This weekend, Olympia resident Nat Jackson, the self-proclaimed jump rope king, will attempt to add to his list of accolades.
Jackson set a national jump roping record last year on Steve Harvey’s “Little Big Shots: Forever Young,” completing 90 rotations in 30 seconds – a record for a man 70 years or older – in front of a live audience.
Now Jackson, who just celebrated his 75th birthday, is attempting to set a new record. Using the same USA Jump Rope official that clocked his previous record, Jackson will try to break his mark at a community fundraiser and dinner at the Virgil S. Clarkson Senior Center in Lacey.
The event will kick off Jackson’s upcoming “JUMP 4 LIFE Children’s Fitness Tour,” which will take him to multiple states and feature speaking engagements along the way.
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For Jackson, the inspiration behind his efforts with youth fitness stems partly from his time spent growing up on a cotton plantation in rural Louisiana. At the time, Jackson’s family didn’t own the land they lived on. Instead, they were part of a sharecropping system.
“I was just about as close to a nobody as you could be,” Jackson said.
On the plantation was a woman named Ida B. Ford. On Sundays, after teaching her morning church classes, Ford would come to the Jackson household and hand out lessons to the kids.
As Jackson proudly noted, she was there every Sunday to teach – and not paid a dime for it. Her generosity became the foundation for his commitment to community service.
Years later, a traumatic event occurred that changed how Jackson viewed life. At 19 years old, his older sister died in his arms from severe asthma attack.
Following his sister’s death, Jackson researched disease, studied agriculture, and searched for ways to optimize health.
One of his concerns as he continues to promote good health habits is the life expectancy of today’s youth. CNN reported in December that life expectancy in the United States fell in 2017 for the second consecutive year. It’s the first time that the National Center for Health Statistics recorded a multiyear drop since 1962-63.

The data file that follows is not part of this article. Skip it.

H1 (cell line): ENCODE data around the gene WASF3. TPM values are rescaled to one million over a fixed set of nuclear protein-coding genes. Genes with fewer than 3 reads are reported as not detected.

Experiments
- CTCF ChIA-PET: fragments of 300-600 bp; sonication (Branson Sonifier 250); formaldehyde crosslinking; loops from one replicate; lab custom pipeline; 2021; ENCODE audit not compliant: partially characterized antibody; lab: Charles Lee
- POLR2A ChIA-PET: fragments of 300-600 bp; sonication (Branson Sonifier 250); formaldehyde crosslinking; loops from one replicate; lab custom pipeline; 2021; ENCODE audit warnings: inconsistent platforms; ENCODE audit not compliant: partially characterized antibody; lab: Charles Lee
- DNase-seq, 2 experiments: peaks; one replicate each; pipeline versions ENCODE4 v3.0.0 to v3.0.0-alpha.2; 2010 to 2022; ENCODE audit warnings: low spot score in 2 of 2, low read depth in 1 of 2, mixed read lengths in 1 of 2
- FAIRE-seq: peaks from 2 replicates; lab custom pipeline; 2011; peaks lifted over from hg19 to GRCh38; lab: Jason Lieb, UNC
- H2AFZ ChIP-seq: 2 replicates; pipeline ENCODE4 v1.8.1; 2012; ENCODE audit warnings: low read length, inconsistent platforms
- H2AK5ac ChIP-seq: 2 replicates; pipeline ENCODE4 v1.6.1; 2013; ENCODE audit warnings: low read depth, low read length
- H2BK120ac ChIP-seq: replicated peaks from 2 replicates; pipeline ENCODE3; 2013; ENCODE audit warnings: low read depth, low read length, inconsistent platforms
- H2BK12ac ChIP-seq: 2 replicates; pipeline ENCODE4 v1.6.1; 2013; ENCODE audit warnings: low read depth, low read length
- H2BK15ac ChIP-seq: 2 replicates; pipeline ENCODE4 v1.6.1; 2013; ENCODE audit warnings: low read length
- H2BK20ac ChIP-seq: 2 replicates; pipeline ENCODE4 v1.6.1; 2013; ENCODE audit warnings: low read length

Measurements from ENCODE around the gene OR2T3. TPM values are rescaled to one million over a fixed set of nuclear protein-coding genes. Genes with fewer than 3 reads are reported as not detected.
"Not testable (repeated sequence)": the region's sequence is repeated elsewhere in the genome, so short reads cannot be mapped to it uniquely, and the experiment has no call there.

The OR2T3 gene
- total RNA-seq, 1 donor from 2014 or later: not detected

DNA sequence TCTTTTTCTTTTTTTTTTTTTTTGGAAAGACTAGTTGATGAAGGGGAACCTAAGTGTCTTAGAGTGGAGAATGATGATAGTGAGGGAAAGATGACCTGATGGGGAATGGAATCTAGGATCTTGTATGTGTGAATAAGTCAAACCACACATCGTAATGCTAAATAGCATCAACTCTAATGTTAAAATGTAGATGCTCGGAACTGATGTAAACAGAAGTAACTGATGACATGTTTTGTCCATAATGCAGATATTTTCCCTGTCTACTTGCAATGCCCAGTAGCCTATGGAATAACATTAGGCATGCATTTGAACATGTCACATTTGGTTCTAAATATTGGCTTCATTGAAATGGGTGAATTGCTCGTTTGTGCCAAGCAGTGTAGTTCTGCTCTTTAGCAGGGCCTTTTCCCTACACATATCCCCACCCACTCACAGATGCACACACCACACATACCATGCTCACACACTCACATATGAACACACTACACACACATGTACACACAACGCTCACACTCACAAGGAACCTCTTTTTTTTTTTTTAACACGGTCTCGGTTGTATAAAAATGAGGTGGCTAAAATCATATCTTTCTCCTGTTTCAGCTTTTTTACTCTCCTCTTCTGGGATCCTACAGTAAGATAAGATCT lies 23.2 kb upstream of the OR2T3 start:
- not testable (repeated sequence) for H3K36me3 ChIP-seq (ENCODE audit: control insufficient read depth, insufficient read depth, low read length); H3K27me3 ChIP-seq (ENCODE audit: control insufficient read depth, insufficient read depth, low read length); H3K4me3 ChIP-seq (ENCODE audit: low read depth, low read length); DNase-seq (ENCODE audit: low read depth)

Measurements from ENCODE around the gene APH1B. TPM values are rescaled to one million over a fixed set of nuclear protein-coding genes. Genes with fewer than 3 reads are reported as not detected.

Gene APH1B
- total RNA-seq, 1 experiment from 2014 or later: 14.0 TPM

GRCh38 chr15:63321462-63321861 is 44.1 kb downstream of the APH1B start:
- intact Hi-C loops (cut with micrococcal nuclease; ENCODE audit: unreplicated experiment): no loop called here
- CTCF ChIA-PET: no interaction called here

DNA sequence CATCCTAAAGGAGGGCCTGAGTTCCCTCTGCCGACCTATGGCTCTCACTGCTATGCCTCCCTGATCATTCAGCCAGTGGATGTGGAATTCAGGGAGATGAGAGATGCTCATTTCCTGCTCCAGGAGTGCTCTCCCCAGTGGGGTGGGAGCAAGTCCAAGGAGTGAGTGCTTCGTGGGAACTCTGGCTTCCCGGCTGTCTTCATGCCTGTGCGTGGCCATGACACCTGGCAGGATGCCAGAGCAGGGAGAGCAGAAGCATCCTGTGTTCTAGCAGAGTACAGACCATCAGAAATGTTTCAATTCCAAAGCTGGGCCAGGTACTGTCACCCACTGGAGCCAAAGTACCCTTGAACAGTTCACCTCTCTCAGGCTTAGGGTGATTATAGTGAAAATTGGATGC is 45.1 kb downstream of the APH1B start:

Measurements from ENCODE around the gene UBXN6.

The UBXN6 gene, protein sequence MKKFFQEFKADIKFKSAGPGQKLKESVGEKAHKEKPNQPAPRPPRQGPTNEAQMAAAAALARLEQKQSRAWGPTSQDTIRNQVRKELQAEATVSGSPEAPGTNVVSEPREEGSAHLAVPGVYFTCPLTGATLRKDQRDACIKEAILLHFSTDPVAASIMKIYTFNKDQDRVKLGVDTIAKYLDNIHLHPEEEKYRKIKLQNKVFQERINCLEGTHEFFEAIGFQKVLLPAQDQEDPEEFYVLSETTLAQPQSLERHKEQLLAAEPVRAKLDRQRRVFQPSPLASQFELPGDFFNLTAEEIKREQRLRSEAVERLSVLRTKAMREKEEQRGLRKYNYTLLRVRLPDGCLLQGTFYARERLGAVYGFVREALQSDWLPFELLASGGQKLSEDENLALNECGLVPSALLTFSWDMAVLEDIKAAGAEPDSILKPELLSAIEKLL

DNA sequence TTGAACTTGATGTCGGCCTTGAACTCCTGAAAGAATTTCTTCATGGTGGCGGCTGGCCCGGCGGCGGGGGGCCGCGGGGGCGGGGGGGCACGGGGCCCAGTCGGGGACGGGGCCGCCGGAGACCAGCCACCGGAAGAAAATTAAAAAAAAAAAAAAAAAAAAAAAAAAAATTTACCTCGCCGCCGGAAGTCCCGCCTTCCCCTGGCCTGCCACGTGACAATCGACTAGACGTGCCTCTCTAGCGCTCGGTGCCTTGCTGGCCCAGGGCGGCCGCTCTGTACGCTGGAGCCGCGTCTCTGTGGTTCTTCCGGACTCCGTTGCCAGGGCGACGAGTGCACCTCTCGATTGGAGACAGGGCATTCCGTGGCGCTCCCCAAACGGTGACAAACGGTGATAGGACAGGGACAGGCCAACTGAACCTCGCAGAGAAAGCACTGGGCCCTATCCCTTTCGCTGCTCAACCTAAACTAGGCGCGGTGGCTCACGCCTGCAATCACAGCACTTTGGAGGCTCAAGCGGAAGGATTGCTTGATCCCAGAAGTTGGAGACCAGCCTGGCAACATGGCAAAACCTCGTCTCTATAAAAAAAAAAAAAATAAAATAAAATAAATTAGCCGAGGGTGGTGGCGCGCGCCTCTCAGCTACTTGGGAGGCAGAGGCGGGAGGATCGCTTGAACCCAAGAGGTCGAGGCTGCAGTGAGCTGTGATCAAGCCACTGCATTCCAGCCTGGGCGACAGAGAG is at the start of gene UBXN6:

“Research shows that this generation of children are on track to be the first generation of Americans to live shorter lives than their parents,” Jackson’s website reads.
“Sadly, if this trend continues, it means that today’s children will be sick sooner, longer, more often and more severely than their parents.”
Jackson believes the current generation is not well-educated about nutrition or fitness. He believes that simply five minutes of jump rope a day could significantly better the health of youth. And that will be part of his tour’s message.
“I know when you make an effort, and you believe in your heart that you can make a difference and set out motivating every cell in your body to make that difference, you’ll make a difference.” Jackson said, smiling. “And that’s what I’m doing.”
Watch Nat jump
When: 4-6 p.m. Saturday, July 28
Where: Virgil S. Clarkson Senior Center, 6757 Pacific Ave. SE, Lacey
Tickets: $45 for adults; $15 for children. Money will cover Jackson’s Jump4LIfe Children’s Fitness Tour of schools.
Information: jumpropeking.com/jump4life; firstname.lastname@example.org; 360-888-7004